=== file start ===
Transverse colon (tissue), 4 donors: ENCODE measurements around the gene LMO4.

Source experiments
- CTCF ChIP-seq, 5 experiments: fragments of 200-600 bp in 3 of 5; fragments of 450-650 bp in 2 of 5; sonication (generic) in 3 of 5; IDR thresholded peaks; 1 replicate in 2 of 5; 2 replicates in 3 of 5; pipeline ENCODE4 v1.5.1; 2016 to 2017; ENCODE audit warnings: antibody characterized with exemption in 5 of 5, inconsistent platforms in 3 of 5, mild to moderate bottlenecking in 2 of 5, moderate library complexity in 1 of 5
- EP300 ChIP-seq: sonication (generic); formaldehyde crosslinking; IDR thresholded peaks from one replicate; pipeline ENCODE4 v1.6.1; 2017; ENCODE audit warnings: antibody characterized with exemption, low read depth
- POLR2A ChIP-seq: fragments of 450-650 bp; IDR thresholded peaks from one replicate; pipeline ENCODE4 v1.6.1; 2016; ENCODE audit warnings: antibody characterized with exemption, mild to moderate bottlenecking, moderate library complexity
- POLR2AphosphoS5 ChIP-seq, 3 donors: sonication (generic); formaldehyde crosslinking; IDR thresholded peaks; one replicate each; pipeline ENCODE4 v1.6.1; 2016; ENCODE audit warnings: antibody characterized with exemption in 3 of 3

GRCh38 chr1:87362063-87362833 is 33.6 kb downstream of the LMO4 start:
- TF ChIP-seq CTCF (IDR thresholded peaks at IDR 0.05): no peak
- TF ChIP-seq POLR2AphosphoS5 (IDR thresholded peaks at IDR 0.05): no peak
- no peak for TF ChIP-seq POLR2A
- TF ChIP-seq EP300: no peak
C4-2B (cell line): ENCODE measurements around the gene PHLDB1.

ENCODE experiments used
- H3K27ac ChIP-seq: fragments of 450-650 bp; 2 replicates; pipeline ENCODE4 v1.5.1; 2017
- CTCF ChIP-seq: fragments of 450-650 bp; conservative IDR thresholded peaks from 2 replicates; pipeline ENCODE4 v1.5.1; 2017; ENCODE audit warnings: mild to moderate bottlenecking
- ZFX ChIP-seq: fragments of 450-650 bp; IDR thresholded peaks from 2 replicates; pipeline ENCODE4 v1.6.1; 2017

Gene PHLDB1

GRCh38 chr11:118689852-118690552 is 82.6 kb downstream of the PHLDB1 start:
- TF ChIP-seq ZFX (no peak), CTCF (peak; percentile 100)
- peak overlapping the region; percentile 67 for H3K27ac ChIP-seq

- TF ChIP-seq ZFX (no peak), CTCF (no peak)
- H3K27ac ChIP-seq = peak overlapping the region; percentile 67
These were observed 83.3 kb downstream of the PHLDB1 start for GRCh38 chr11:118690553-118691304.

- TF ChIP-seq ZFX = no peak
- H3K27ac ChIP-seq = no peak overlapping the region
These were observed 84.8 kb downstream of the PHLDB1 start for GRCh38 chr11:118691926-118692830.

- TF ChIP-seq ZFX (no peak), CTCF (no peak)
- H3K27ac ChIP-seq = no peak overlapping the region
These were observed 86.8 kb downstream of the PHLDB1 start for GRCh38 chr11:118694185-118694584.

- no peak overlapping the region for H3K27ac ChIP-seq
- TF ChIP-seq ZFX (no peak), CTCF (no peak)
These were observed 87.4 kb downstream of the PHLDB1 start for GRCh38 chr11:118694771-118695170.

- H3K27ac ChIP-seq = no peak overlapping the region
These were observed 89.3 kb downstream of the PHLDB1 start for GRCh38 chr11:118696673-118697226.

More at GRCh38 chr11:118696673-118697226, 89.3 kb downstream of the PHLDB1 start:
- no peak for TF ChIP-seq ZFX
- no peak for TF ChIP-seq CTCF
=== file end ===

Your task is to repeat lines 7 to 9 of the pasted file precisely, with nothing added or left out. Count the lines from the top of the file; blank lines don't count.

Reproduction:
GRCh38 chr1:87362063-87362833 is 33.6 kb downstream of the LMO4 start:
- TF ChIP-seq CTCF (IDR thresholded peaks at IDR 0.05): no peak
- TF ChIP-seq POLR2AphosphoS5 (IDR thresholded peaks at IDR 0.05): no peak